Understanding the General Duties as an Estate Administrator

General Responsibilities of an Estate Administrator

When a person dies a probate proceeding may be opened. Depending on state law, probate will generally open within 30 to 90-days from the date of death.

One of the probate court’s first actions will be to appoint a legal representative for the decedent and his or her estate. The legal representative may be a surviving spouse, other family members, the executor named in the decedent’s will or an attorney. We will use the term “estate administrator” to refer to the appointed legal representative. The probate court will issue Letters Testamentary authorizing the estate administrator of the decedent to act on the decedent’s behalf. You will need the Letters Testamentary to handle the decedent’s tax and other matters.

In general, the responsibilities of an estate administrator are to collect all the decedent’s assets, pay creditors and distribute the remaining assets to heirs or other beneficiaries. As an estate administrator, your first responsibility is to provide the probate court with an accounting of the decedent’s assets and debts. Some assets may need to be appraised to determine their value. All debts will need to be verified and creditor claims against the estate must be filed. How to verify a federal tax debt is covered in the Getting Information from the IRS page. How to get IRS to file a creditor claim in the probate proceeding is covered on the Getting the IRS to File a Proof of Claim in a Probate Proceeding page.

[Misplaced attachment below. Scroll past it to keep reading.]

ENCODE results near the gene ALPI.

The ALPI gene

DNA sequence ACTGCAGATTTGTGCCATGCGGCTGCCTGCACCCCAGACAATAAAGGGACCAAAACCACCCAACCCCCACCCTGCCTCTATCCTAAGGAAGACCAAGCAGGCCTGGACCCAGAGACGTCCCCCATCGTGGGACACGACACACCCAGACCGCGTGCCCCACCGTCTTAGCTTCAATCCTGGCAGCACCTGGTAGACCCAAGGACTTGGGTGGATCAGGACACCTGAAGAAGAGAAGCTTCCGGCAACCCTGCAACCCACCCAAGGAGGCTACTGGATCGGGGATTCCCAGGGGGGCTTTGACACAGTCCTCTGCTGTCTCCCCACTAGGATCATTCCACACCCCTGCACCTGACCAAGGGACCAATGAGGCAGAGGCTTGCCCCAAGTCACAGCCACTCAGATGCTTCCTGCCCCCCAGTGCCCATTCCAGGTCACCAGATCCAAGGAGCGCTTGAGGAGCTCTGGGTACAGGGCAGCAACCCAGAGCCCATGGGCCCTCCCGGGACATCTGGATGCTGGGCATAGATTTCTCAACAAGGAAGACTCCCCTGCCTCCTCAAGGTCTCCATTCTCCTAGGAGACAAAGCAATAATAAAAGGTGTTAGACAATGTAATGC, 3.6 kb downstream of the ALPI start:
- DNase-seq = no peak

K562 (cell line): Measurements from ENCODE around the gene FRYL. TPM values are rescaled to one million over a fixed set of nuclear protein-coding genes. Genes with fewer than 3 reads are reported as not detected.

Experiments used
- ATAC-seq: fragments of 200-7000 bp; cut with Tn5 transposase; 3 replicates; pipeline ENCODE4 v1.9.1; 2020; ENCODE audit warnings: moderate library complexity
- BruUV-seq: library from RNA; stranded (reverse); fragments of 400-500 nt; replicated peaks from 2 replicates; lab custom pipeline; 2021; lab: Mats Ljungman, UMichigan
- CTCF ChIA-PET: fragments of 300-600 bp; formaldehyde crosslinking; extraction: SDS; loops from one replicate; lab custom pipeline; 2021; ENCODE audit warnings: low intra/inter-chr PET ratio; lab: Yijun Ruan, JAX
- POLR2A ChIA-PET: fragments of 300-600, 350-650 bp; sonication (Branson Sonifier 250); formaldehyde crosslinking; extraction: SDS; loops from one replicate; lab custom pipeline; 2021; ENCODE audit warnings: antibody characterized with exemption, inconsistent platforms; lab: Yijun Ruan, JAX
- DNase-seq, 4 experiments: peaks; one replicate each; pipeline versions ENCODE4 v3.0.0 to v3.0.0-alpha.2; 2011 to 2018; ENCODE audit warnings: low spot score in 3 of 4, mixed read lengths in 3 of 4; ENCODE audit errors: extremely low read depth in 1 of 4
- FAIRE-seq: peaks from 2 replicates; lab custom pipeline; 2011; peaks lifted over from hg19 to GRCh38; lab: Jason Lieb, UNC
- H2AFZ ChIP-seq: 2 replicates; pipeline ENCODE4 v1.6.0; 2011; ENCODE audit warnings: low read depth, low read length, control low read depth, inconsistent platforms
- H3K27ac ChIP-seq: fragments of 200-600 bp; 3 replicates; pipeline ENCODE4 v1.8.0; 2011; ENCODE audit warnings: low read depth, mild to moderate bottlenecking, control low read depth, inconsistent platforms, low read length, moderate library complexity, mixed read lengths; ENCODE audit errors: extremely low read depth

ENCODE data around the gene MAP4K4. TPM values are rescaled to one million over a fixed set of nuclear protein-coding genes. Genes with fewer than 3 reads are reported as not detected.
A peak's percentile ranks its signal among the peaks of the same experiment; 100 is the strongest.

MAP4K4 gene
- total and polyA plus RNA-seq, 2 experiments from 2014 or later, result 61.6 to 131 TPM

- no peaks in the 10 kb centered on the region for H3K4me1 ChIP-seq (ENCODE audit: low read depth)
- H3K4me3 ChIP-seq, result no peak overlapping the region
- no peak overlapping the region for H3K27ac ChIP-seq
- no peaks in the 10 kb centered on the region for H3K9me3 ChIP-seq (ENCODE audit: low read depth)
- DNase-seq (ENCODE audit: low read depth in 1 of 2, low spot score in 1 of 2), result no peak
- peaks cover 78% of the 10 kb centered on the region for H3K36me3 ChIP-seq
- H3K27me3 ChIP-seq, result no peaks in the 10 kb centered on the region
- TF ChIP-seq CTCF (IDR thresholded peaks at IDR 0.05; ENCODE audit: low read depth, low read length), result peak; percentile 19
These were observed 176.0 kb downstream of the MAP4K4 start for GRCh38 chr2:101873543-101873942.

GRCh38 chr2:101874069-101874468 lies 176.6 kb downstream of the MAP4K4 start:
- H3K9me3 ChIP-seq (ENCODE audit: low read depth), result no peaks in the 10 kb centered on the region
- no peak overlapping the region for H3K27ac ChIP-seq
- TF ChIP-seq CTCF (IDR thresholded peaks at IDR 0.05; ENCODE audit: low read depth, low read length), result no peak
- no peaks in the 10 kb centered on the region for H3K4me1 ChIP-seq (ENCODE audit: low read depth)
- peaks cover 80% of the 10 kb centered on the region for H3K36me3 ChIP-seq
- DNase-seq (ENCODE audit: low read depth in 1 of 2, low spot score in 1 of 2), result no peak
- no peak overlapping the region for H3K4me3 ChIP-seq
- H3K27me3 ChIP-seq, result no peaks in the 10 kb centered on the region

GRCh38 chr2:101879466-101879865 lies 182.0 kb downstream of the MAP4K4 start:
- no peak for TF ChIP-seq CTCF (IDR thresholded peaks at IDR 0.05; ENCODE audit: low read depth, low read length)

Tax Responsibilities of an Estate Administrator

A decedent and their estate are separate taxable entities. So if filing requirements are satisfied, an estate administrator may have to file different types of tax returns.

First, an estate administrator may need to file income tax returns for the decedent (Form 1040 series). The decedent’s Form 1040 for the year of death, and for any preceding years for which a return was not filed, is required if the decedent’s income for those years was above the filing requirement.

Second, an estate administrator may need to file income tax returns for the estate (Form 1041). To file this return you will need to get a tax identification number for the estate (called an employer identification number or EIN). An estate is required to file an income tax return if assets of the estate generate more than $600 in annual income. For example, if the decedent had interest, dividend or rental income when alive, then after death that income becomes income of the estate and may trigger the requirement to file an estate income tax return.

If the estate operates a business after the owner’s death, the estate administrator is required to secure a new employer identification number for the business, report wages or income under the new EIN and pay any taxes that are due. Publication 1635, Understanding Your EIN provides information about this requirement.

Some or all of the information you need to file income tax returns for the decedent and their estate may be in the decedent’s personal records. The IRS can help by providing copies of income documents (Forms W-2 or 1099 for example) and copies of filed tax returns or transcripts of tax accounts.

Third, an estate administrator may need to file an estate tax return (Form 706). The estate tax is a tax on the transfer of assets from the decedent to their heirs and beneficiaries. In general, the estate tax only applies to large estates.

Source: IRS: www.irs.gov

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